Unless you’re exercising, sugar intake should be minimized. During these times—which is most of the time—your diet should consist of a mixture of proteins, fats, and complex carbohydrates. The latter are natural sources of carbohydrates that generally come with fiber, which regulates the insulin response. Whole fruit, a simple carbohydrate by definition because it contains fructose (a sugar), always contains fiber and, thus, can be treated as a complex carb. Fruit juice, and other such stuff, is processed; it, along with processed complex carbohydrates like white rice, can cause an insulin response, so these types of foods should be used more like sports foods than staples.

It’s also important to note that combining all these different nutrients slows sugar’s ability to incite insulin into action. Therefore, a little sugar like a dessert after a well-rounded meal is buffered by the meal. The calories and lack of decent nutrients (processed sugar is devoid of most nutrients, except for energy) still count toward your overall diet, but at least you don’t have to worry about an insulin spike.

So the main point of this article is very simple. You should eat small, well-rounded meals most of the time. These should include some proteins, some fats, some fiber, and some carbs. During (only if it’s a long workout) and after hard workouts, you should supplement your diet with sugar or simple carbohydrates. After this, you should go back to eating well-rounded meals again.

Sports nutrition has evolved this process even further. In nature, foods are generally slow to digest. Nature’s great sports foods are things such as bananas and figs. These are sugary but still contain fiber and other nutrients. Science has found ways to make foods that are even more efficient during sports. These basically manipulate pH levels and process the sugars to speed them into your system. Outstanding when you need it. Terrible when you don’t.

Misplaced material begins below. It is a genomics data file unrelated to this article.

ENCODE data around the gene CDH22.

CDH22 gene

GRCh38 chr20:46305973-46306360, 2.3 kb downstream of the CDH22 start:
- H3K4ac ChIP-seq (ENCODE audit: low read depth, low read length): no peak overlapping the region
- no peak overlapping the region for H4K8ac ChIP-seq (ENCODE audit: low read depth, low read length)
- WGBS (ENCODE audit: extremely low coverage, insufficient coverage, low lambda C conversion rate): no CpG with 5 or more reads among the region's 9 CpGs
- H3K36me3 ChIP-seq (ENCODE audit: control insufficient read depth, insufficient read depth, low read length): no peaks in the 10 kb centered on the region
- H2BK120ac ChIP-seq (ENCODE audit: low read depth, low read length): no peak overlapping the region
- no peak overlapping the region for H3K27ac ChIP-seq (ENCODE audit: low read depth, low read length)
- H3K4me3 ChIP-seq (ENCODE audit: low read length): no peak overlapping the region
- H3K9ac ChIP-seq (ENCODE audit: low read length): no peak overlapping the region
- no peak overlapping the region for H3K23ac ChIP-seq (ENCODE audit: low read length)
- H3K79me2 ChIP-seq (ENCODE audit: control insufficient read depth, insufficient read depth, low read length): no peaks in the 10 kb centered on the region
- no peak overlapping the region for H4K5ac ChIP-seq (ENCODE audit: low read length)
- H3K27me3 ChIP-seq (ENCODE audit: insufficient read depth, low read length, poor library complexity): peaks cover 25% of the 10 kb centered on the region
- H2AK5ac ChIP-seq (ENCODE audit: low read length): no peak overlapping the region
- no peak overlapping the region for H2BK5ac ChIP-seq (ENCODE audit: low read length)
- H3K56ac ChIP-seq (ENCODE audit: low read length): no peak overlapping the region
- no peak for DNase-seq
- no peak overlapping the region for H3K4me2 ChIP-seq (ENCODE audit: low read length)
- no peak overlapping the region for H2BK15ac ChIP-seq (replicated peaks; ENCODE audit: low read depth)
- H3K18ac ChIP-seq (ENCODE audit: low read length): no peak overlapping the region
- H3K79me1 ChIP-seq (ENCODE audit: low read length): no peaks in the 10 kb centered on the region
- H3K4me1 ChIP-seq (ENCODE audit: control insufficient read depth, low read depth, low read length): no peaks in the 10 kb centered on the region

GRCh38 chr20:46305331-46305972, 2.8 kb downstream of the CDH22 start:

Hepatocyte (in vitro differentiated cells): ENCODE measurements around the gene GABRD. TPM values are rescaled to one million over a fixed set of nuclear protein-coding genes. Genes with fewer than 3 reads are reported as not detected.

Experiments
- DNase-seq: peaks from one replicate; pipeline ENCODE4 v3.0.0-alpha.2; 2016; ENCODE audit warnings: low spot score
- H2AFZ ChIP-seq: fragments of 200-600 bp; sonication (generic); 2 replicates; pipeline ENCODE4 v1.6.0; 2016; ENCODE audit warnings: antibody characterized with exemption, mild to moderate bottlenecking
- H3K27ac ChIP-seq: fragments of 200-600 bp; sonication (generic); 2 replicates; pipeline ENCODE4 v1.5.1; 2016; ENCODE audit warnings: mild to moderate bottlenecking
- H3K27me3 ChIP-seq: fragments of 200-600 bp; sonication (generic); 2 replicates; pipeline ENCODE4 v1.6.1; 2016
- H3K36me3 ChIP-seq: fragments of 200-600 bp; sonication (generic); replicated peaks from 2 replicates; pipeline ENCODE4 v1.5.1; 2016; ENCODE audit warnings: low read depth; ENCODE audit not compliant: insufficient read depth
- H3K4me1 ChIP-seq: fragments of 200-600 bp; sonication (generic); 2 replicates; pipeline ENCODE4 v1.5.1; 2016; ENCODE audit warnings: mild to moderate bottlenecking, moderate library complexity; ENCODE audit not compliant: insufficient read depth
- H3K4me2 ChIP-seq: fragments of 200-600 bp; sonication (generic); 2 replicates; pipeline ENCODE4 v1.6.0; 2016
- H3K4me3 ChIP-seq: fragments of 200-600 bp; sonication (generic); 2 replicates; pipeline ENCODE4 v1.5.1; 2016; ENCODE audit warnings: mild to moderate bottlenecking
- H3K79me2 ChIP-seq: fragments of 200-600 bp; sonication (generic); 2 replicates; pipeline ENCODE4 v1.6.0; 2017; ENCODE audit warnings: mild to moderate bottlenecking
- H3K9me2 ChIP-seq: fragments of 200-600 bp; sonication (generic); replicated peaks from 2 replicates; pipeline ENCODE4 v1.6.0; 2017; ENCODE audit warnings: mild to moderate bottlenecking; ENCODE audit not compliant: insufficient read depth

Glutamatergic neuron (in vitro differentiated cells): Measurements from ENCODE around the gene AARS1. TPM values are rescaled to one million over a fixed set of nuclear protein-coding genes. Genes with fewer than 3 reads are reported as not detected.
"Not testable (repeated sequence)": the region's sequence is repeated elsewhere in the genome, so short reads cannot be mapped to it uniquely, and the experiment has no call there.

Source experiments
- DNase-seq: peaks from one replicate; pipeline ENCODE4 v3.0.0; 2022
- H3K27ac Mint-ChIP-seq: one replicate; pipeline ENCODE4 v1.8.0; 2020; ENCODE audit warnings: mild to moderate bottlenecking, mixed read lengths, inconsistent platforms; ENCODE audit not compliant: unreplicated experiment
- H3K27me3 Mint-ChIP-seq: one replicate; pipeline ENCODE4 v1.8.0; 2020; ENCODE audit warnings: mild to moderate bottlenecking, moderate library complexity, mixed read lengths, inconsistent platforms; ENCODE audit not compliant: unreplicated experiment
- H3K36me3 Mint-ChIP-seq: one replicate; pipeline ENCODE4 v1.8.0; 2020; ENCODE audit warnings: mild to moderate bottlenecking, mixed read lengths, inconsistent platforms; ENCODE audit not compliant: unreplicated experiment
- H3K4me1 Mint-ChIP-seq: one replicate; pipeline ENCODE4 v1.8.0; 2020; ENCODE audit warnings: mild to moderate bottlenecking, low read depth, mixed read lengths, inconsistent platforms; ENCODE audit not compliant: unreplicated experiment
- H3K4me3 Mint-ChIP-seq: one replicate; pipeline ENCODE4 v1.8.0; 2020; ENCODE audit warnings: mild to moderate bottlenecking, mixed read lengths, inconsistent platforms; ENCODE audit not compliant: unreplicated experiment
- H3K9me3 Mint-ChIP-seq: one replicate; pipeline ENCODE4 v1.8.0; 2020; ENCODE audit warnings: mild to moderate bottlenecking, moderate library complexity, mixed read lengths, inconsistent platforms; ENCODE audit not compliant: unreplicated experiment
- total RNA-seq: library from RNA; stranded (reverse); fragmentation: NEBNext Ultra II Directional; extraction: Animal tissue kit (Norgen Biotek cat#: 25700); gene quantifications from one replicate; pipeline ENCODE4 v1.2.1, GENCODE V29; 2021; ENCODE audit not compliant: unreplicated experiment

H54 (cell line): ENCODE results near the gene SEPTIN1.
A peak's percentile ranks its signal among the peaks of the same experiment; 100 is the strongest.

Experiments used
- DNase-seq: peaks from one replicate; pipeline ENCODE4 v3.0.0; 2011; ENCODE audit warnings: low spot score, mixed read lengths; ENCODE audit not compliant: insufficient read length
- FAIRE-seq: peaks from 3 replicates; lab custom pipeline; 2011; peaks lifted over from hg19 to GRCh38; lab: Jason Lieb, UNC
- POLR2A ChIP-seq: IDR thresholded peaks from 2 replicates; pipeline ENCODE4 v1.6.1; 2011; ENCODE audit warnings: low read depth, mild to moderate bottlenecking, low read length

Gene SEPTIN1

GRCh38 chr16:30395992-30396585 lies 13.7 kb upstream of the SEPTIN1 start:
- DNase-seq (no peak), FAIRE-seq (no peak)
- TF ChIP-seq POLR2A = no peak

They’ve even taken this a step further by finding a ratio of other nonsugary nutrients (like protein) that can be transported by the sugar to give you a further benefit. Beachbody’s Results and Recovery Formula uses this science. When you’re bonking during a hard workout, it speeds nutrients that are essential for quick recovery into your system as quickly as possible.

I can’t stress how important it is that sports fuels be used for sports performance only. Gatorade, soda, and all sugar candies (hey, no fat!) all function as the poor man’s sports foods. Unfortunately, those perusing the Quick Stop generally aren’t trying to fuel up after doing Plyo X, and therein may lay our obesity trend.